The other major difference between cycle and lead time is the information you get. Lead time gives you a picture of your entire customer demand fulfillment process. Meanwhile, cycle time gives you an overview of the production process times of adding value to a product or request.
Another difference is that lead times will help you offer your customers realistic time targets or expectations. Moreover, if you get a stable lead time, you can better predict your product delivery lead times. While cycle time helps you identify areas of idle time in your production process or progress limits.
Lead time helps you identify how many tasks are in the queue and how much time you need to clear them. While cycle time helps you narrow down areas that can maximize efficiency.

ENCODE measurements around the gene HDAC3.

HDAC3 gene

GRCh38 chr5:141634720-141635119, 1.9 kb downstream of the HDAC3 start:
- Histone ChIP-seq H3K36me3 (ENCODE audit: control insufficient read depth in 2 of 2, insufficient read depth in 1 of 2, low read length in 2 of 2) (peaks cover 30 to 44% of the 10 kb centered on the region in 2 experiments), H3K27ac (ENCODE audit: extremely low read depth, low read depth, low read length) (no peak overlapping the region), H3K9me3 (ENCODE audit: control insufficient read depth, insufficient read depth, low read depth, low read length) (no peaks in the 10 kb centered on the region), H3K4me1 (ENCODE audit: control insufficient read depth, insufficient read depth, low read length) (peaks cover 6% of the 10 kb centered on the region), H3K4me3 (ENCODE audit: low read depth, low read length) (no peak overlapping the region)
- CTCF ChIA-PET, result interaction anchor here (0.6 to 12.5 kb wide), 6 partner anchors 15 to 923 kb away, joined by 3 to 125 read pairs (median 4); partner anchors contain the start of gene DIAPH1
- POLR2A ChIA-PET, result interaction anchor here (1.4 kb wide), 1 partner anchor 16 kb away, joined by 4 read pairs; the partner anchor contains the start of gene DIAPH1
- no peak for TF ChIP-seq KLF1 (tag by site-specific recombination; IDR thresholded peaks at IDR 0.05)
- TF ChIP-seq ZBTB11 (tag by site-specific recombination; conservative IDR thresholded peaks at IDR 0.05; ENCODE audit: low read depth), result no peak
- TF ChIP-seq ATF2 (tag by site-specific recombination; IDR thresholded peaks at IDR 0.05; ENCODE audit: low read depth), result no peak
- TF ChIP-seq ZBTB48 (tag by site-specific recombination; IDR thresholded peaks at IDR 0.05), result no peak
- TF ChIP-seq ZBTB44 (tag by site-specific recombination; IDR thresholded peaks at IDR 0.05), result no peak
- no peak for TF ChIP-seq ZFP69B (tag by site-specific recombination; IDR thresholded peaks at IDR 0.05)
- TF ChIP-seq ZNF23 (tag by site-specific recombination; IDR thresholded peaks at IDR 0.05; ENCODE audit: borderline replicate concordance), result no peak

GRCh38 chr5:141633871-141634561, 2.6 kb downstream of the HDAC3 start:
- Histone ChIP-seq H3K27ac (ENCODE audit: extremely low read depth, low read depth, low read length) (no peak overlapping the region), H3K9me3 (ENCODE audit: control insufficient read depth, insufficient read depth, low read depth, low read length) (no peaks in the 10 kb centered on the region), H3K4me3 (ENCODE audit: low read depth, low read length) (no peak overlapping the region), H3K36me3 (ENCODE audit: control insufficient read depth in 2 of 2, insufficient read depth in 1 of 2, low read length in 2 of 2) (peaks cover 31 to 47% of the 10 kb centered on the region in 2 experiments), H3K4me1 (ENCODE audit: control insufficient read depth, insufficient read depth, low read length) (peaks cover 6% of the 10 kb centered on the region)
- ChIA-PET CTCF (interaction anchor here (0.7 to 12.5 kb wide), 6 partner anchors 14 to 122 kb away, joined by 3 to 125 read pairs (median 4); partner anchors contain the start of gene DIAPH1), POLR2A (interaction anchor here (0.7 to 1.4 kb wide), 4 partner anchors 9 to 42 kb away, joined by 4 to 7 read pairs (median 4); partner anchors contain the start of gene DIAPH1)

What’s more, if you want to find how efficient your systems are, then you should focus on lead time. That’s because lead time refers to the duration that’s already passed. While cycle time is about the time it takes.
How to Calculate Lead Time vs Cycle Time in Kanban
With product management software like Tara, it’s very easy to calculate and compare lead time vs cycle time. That’s because these tools already track most of the tasks for you. So you can dig deeper into the insights to understand how much time your team takes to complete and ship new releases.
One of the best tools for calculating lead and cycle times is the Cumulative Flow Diagram (CFD). Basically, a CFD is a chart that helps you map the progress of project items onto a graph (featured below).
Work-in-progress items are on the Y-axis, while the X-axis shows the time. You’ll also find many CFD sections representative of a single column in a Kanban board.